Inside baseball

More Dept. of Education top brass leave as Fariña asserts her vision for public education

PHOTO: Nicholas Garcia
African-American male students from Hinkley High School met with business professionals and discussed race issues Friday at what is expected to be an annual summit for black males.

The Department of Education has wasted no time shedding a slew of top Bloomberg-era officials, offering signs of the school system’s new priorities under Chancellor Carmen Fariña.

Recent departures include heads of some of the department’s major offices, including the offices overseeing school support, the implementation of the Common Core learning standards, and school accountability—all areas where Fariña has said policy changes are on the way. Others who have left the department worked on initiatives that Bloomberg favored, such as new school development.

All told, at least 10 high-ranking officials have decamped or plan to resign soon, according to current and former employees. A department spokeswoman wouldn’t confirm the number of departures. 

Experts in school leadership transitions say the turnover isn’t a surprise, given the reshuffling that Fariña has done since taking over four months ago. Just last week, the department announced a major restructuring under Senior Deputy Chancellor Dorita Gibson, who was promoted from a deputy chancellor under Bloomberg.

The departures also mark a transition between mayors with starkly different visions for public education, said Joseph Viteritti, a public policy professor at Hunter College who has advised urban school district leaders in Boston, New York City and San Francisco during their transitions.

“I would think that the chancellor would want her own people in place so that they are aligned with a particular agenda that is in place,” Viteritti said.

Many of the officials have left for jobs at other education organizations. Sonia Park, who ran the city’s charter schools office, is now executive director at the Manhattan Charter School; Melissa Silberman, who’s steered the city’s expansion of Career and Technical Education programs, recently started at CollegeSpring, a college preparation organization aimed at low-income students.

Last week’s restructuring merged Park’s former office with the Office of New Schools, whose executive director, Alex Shub, is also leaving. The merger is one way Fariña and her new team of advisers are shifting the department’s focus from some of the initiatives Bloomberg favored, like the opening of more than 600 district and charter schools.

Also out is Andrea Coleman, who ran the city’s Innovation Zone, a wide-ranging initiative that encouraged schools to use technology to experiment with new approaches to learning. Another initiative beloved by Bloomberg, the iZone’s future under Fariña is more unclear, since the chancellor hasn’t talked much about technology during in her first 100 days as chancellor.

Coleman left last month to join Bloomberg Philanthropies, several sources confirmed.

There has also been a steady trickle of attrition from high-profile offices that Fariña has either already restructured or indicated that she plans to change. Chief Operating Officer Andrew Buher left recently, as have Josh Thomases and Jocelyn Alter, top aides to former Chief Academic Officer Shael Polakow-Suransky.

Thomases oversaw a variety of high-priority projects, such as the city’s Common Core implementation, while Alter was originally retained by Polakow-Suransky’s replacement, Deputy Chancellor Phil Weinberg, to stay on as chief of staff of the department’s reconstituted division of teaching and learning.

Justin Tyack, who served as chief executive officer of the city’s school support office, is also leaving, sources say. Tyack oversees more than 60 networks that provide support services to city schools, a system that Fariña has said she wants to overhaul (though she sent signals last week that changes wouldn’t happen soon).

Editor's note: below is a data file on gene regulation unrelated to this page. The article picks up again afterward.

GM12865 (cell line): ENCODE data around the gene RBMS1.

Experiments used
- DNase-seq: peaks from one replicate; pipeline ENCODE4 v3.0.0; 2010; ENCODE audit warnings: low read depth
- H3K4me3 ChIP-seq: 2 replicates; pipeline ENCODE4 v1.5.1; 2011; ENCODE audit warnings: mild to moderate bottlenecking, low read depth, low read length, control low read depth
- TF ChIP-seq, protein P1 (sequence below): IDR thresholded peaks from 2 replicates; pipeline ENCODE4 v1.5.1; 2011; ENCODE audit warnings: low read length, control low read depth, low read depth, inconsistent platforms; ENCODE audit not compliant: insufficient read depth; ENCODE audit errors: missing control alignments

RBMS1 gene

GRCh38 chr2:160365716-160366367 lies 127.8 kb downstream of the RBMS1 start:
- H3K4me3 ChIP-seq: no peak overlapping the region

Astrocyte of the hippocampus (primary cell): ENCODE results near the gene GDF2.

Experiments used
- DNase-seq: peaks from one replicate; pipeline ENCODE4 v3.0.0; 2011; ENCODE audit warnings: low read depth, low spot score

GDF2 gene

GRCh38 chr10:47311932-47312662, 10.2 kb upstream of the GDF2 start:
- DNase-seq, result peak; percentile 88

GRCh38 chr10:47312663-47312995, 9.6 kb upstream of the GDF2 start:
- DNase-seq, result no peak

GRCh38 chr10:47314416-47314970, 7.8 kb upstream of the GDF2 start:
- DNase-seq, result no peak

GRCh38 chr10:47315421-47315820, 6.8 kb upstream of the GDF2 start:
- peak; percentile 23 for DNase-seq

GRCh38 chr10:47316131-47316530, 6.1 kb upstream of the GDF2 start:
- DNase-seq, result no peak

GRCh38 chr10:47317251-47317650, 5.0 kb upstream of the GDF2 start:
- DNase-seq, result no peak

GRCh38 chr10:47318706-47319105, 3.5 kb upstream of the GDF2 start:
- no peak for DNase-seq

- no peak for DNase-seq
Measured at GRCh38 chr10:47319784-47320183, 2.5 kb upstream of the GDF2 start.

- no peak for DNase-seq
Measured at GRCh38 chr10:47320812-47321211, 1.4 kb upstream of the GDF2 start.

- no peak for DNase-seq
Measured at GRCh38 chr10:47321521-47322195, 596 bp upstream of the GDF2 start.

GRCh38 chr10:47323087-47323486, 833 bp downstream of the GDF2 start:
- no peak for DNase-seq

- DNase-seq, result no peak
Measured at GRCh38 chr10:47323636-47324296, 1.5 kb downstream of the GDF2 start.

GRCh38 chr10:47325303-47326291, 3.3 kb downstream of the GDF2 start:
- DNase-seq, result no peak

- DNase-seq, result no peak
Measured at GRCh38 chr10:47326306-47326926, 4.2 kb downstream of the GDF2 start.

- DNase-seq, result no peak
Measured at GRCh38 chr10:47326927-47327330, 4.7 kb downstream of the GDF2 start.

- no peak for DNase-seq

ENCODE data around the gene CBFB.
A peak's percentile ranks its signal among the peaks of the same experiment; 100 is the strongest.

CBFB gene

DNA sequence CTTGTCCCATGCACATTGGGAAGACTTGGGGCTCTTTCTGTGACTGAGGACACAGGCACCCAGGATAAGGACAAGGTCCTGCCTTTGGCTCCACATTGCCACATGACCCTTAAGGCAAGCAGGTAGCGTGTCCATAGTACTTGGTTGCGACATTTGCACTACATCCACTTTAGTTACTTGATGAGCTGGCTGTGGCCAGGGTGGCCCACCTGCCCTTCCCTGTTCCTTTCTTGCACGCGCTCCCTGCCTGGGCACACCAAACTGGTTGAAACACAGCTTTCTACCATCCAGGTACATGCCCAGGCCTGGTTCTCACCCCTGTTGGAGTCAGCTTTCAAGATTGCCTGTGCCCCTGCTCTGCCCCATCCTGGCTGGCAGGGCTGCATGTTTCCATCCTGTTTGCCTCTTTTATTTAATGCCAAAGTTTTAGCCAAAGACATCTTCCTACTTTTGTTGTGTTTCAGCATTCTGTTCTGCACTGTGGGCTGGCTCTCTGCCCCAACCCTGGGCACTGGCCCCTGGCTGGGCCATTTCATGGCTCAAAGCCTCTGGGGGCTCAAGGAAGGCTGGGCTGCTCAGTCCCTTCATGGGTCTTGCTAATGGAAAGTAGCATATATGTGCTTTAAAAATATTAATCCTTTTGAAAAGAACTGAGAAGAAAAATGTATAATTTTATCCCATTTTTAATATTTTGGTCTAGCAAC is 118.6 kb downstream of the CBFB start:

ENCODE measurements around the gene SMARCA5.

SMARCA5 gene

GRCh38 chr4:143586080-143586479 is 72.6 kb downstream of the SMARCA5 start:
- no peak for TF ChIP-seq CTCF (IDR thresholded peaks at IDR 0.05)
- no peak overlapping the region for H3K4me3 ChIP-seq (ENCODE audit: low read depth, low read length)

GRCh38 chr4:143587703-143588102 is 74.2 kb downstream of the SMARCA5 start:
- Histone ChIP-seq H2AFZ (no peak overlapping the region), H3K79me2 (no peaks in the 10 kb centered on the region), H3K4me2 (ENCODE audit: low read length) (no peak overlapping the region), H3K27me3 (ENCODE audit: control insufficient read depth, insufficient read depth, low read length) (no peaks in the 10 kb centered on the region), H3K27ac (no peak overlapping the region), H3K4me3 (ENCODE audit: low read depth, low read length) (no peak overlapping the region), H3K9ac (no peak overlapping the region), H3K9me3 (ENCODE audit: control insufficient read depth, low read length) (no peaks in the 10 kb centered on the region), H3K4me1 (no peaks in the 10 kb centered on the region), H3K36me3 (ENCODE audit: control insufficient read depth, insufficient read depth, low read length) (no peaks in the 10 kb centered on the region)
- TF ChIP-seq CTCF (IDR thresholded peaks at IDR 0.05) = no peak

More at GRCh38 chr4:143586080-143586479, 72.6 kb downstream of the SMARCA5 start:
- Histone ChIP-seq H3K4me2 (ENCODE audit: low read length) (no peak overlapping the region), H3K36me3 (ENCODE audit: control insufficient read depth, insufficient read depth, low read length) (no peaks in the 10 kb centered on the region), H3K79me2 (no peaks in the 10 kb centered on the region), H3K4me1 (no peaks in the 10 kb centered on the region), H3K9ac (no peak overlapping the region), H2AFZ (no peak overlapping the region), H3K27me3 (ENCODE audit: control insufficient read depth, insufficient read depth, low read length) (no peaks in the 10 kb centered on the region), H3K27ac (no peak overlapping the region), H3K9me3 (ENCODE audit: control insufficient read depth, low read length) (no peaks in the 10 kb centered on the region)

Fariña’s hand-picked leaders have filled some of the holes. Anna Commitante, previously the city’s gifted and talented czar, is now in charge of professional development and the city’s Common Core implementation, while Gibson gave her chief of staff, Janel Matthews, some of the operations work that Buher had handled.

Other high-level departures include Andrew Kirtzman, who ran communications and strategy, and Julia Bator, who oversaw the Fund for Public Schools, the department’s philanthropic fundraising arm.

Taken together, the exits still represent a fraction of the department’s top ranks. There are also plenty of signs of intra-administration stability, including Bloomberg-era holdovers like Joanna Cannon, who was retained to oversee teacher evaluations, and Emily Weiss, who has shepherded through changes to the city’s grade promotion policies.

Department spokeswoman Devora Kaye said that staff turnover was “planned for and expected.”

“Some DOE staff seek new opportunities, but many are also staying and continuing to champion the Chancellor’s vision of collaboration, partnership and focus on cultivating learning in the classroom,” Kaye said in a statement.

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End of an era

Longtime deputy chancellor Kathleen Grimm to retire

PHOTO: Patrick Wall
Department of Education Deputy Chancellor Kathleen Grimm (left) at a City Council hearing to discuss the department's five-year capital plan in March 2014.

Kathleen Grimm, the deputy chancellor for operations and a fixture in the Department of Education under four chancellors, is stepping down, Chancellor Carmen Fariña announced Wednesday.

Grimm oversaw a sprawling portion of the department, including the offices overseeing safety, school support, school food, athletics, space planning, enrollment, human resources, and construction. The only official to have remained in a top post at Tweed since the beginning of the Bloomberg era, Grimm saw her responsibilities expand even further under Fariña, who moved some offices under Grimm when she shrunk the department’s cabinet.

“It is with deep personal regret that I announce a leave pending retirement of Deputy Chancellor Kathleen Grimm, an esteemed colleague who has worked tirelessly to create safe, nurturing environments in which all of our students can learn and thrive,” Fariña said in an email to department staff members.

Grimm, a tax lawyer, was brought on in 2002 for her budgeting and finance expertise and experience in navigating city and state bureaucracy. She had previously served in the state comptroller’s office and the city finance department.